An analysis by business news channel CNBC has found that women who divorce in their later years — which is often referred to as “gray divorce” — are put at much more financial risk than men who go through a gray divorce. This is a phenomenon of growing concern because CNBC also found that gray divorce numbers have more than doubled since the 1990s for people age 50 and older and have tripled for adults over age 65. CNBC added that some fifty years ago, only about 8% of Americans who divorced were age 50 and older. But by 2019, that share had jumped to 36%.

According to Griffiths Law, the city with the highest senior divorce rate in the U.S. is Denver. Census Bureau data from 2018 showed 28% of Denver residents aged 65 and older were divorced. The Colorado Legal Group weighs in to say that while U.S. divorce rates in general have been declining over the past few decades, there has been a spike in divorce rates in Colorado in recent years. One statistic had the state’s overall divorce rate at 12% in 2021. This source stated that baby boomers born between 1946 and 1964 accounted for the highest divorce rates of all age groups, but the numbers fall noticeably among individuals age 75 and older.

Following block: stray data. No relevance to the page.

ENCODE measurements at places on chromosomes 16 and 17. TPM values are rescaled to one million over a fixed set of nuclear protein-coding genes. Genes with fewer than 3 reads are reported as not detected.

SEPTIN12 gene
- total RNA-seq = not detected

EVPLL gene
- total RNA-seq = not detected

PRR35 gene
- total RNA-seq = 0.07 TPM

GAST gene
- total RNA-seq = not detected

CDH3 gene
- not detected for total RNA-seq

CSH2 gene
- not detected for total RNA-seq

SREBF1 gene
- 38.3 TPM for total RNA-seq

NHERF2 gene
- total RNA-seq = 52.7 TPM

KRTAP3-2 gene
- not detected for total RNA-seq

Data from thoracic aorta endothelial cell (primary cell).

How Colorado’s Older Women Can Be Impacted by Divorce

Whatever the overall statistics may be, CNBC cites a certified financial planner as saying a consistent thread is that gray divorce typically “has more negative implications for women than for men.” Studies have found a woman’s household income drops as much as 40% in the year after a divorce. The hit to income is less severe for men, generally hovering around 20%.

CNBC observes that the financial disparities between the sexes seem to be less pronounced for younger generations of women due to a greater likelihood of them having been in the workforce compared to older women. Many older adults who divorce today were among those who adhered to the traditional roles where a man was the household’s main or only breadwinner. Added to this fact is a persistent wage gap that has always had women earning lower incomes than men. One result is that women have less savings, and when divorcing late in life they have little time to make up the difference.